Aired on KSDS-FM on 2/2/18
Posted at TimesofSanDiego.com on 1/23/18
RUN DATES: 1/13/18 – 2/10/18
VENUE: South Coast Repertory
There’s nothing like feeling that you have the inside track on something.
The fictional 2014 play, “Shakespeare in Love,” takes us behind the scenes to watch the creation and evolution of “Romeo and Juliet.”
The film version, co-written by the brilliant playwright Tom Stoppard, and screenwriter Marc Norman, won the Best Picture Oscar in 1999. It had tons of inside jokes. The more you knew Shakespeare’s plays, the more you enjoyed the little tossed-off lines that would one day be famous.
The movie was often hilarious. The stage play, adapted by Lee Hall, now running at South Coast Repertory in Costa Mesa, is more fun than funny.
Some actors bellow. A few can’t be heard. The would-be Juliet, daughter of a wealthy tradesman, is in love with the stage — and the up-and-coming playwright. She winds up being Shakespeare’s muse, and the first woman to perform on an Elizabethan stage. In true Shakespearean style, she starts out dressed as a man, auditioning for the role of Romeo. Carmela Corbett is charming in the role.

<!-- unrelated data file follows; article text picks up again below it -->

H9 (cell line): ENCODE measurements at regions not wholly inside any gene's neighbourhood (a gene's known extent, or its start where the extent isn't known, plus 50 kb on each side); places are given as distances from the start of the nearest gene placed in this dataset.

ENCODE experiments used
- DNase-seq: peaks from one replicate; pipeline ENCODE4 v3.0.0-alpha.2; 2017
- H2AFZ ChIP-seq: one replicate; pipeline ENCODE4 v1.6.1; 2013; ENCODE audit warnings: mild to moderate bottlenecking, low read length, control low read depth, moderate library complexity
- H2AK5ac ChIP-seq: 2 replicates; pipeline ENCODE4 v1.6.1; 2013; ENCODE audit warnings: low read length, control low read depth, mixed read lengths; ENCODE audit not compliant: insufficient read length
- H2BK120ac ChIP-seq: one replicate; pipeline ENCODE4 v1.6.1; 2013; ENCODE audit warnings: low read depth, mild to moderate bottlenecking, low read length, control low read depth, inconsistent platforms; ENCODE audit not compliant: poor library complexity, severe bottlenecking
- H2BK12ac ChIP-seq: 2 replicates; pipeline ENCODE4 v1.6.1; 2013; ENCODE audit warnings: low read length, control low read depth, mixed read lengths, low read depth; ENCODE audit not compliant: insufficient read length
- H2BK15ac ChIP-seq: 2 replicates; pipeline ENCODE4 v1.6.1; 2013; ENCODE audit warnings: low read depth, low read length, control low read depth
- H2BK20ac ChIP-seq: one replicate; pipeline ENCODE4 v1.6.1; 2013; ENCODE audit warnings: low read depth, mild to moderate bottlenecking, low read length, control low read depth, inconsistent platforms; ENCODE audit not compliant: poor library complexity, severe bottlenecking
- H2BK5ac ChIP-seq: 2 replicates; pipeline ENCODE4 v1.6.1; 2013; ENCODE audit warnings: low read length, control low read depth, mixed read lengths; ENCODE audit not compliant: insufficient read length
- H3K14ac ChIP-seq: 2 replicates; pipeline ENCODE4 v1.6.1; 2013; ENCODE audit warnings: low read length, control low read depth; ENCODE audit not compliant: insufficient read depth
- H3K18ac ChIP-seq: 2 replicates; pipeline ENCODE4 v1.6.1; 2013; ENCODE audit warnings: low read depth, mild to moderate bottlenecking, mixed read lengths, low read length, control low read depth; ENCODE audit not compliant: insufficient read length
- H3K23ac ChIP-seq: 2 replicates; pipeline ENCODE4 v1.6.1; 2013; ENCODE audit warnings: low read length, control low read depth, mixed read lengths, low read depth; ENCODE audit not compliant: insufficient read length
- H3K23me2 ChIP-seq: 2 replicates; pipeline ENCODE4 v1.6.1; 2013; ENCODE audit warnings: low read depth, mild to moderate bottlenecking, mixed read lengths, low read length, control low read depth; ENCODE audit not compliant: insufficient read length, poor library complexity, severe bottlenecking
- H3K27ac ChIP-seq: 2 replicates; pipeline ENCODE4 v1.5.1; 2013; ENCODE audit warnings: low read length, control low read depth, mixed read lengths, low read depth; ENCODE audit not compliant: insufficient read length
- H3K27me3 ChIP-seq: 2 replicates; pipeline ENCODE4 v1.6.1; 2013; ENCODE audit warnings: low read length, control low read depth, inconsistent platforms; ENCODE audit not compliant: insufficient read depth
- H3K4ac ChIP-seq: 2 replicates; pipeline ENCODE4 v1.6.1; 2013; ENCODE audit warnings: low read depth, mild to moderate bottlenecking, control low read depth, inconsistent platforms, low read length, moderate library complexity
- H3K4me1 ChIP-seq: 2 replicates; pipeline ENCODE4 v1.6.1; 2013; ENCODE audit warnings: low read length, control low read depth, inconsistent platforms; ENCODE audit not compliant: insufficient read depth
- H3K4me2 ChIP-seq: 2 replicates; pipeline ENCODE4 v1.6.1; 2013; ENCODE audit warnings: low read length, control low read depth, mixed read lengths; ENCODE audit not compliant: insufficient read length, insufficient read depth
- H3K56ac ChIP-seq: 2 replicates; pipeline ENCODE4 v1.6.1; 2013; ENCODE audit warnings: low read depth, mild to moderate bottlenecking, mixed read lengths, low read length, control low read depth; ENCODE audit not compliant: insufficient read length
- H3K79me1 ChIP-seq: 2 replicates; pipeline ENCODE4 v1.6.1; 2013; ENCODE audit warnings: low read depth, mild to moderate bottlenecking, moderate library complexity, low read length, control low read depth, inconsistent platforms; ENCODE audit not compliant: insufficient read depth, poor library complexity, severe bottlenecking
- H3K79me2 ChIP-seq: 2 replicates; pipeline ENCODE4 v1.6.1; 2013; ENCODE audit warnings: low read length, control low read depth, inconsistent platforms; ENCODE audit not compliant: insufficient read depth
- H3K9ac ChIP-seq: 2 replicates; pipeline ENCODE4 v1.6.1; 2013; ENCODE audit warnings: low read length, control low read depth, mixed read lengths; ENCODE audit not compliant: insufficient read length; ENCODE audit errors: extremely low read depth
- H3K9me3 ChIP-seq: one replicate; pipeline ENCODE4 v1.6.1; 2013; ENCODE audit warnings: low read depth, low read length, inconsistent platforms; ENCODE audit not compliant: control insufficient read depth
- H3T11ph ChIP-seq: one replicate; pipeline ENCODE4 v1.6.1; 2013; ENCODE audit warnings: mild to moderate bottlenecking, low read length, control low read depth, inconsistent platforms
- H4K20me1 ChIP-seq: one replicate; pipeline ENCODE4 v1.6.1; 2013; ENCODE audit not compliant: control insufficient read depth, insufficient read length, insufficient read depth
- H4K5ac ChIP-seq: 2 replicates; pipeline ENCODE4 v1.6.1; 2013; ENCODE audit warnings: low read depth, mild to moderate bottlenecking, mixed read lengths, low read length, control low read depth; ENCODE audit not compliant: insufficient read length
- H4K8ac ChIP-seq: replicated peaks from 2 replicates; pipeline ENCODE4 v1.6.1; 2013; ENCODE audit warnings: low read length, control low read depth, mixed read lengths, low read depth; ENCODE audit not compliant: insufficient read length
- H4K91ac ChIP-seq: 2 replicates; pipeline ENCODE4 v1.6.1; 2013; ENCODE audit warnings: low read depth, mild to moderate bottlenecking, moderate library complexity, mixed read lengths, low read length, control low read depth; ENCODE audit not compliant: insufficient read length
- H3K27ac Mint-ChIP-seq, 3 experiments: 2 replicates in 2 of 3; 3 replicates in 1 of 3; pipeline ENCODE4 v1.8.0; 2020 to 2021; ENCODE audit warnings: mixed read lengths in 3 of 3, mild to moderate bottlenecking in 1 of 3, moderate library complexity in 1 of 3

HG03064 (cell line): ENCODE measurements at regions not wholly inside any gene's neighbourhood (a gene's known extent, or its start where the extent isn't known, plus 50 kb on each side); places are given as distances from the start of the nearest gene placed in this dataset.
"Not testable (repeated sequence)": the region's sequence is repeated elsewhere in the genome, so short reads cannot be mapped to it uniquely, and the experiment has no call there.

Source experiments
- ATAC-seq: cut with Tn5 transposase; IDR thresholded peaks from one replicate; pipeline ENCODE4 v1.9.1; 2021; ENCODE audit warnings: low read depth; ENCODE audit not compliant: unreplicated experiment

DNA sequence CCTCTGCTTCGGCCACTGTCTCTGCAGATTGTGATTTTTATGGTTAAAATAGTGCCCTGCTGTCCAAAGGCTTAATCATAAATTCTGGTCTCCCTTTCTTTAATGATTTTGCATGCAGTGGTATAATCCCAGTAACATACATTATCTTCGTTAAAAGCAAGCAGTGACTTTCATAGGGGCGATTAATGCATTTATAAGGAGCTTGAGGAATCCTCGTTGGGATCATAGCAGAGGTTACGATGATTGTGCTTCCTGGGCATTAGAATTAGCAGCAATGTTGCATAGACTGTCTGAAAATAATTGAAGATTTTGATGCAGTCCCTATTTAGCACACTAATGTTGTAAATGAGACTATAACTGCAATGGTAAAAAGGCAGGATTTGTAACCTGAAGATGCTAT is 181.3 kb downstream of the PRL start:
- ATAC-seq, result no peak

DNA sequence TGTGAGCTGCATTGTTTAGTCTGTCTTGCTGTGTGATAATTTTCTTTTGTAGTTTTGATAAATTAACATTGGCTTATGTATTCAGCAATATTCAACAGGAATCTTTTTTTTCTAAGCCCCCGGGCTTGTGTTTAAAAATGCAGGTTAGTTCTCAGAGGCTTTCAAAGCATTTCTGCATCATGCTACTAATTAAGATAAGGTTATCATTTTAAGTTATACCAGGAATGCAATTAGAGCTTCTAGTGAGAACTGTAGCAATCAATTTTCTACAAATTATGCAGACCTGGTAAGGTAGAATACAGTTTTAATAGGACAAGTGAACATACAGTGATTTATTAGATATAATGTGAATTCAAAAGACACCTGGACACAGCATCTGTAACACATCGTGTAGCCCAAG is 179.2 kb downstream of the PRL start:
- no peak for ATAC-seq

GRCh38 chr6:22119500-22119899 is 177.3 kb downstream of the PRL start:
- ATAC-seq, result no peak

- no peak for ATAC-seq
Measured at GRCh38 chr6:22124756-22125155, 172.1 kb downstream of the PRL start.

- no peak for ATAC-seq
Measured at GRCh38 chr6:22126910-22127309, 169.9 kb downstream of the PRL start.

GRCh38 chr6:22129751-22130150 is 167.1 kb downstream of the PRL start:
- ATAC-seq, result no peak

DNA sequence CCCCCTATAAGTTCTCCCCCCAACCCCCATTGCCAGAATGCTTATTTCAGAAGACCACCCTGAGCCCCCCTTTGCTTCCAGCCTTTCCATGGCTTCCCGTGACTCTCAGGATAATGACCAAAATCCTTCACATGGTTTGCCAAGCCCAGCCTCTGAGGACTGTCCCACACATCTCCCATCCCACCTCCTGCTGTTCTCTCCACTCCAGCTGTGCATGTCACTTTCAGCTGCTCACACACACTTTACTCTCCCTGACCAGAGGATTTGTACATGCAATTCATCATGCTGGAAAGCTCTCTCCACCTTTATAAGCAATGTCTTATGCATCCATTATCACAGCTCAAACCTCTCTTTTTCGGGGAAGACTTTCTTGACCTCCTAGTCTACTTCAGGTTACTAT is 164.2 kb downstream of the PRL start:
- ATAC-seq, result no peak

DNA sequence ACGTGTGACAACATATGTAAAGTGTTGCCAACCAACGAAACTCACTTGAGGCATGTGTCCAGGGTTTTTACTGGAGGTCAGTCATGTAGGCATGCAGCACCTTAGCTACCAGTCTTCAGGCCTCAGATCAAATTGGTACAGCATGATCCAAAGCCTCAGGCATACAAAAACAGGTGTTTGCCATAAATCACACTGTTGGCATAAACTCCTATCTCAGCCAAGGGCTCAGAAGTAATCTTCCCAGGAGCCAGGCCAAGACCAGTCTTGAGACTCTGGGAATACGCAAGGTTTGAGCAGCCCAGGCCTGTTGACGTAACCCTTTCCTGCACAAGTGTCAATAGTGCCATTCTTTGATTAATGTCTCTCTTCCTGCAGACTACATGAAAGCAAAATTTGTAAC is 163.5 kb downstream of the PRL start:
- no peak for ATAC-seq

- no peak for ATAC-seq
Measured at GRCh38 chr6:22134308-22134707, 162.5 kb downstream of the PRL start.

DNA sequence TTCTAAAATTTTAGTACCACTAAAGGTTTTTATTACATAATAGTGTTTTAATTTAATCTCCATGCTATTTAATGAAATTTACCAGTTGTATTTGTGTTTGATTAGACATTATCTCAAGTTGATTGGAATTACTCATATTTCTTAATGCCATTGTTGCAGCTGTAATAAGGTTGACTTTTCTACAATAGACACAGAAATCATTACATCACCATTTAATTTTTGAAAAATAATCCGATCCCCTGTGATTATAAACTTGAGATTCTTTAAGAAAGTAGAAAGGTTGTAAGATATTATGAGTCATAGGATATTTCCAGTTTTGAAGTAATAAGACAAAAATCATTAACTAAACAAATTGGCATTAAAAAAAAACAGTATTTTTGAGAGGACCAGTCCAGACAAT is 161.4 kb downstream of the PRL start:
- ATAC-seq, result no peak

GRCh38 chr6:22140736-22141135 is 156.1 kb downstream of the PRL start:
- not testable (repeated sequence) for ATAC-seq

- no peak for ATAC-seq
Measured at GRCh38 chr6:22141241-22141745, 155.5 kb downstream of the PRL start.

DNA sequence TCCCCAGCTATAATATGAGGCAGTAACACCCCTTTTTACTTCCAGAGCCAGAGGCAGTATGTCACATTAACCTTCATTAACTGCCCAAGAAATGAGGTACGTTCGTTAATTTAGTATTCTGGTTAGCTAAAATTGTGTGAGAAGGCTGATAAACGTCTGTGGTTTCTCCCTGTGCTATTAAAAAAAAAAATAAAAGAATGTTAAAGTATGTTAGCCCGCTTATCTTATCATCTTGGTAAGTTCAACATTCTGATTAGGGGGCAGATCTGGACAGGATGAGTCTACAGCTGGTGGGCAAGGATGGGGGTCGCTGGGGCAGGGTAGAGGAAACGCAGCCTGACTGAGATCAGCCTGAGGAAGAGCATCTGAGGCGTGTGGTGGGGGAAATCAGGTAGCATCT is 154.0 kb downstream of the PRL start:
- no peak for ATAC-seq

The biggest shortcoming in this film-to-stage conversion is that it still feels like a screenplay, with short scenes that beg for cross-cuts, and music-and-dance transitions that further slow already-sluggish scene changes.
The whole production feels too elaborate for the proceedings. Simpler and swifter would be better.
The costumes are attractive, and aptly ornate for Queen Elizabeth, amusingly played by Elyce Mirto. Corey Brill, a UCSD alum, is delightfully droll as Shakespeare’s frenemy, Kit Marlowe, who feeds Will some of his best lines – at least in this version. As Shakespeare, Paul David Story is thoroughly likable, and has credible chemistry with his lady love.
Under Marc Masterson’s direction, the swordplay is convincing and the Irish-tinged Renaissance music is appealing, though the high-tenor vocals tend toward shrill.
At nearly 2½ hours, both play and production need trimming. But whether you love – or fear – Shakespeare, you’ll have a ball picking out the famously familiar lines.
©2018 PAT LAUNER, San Diego Theater Reviews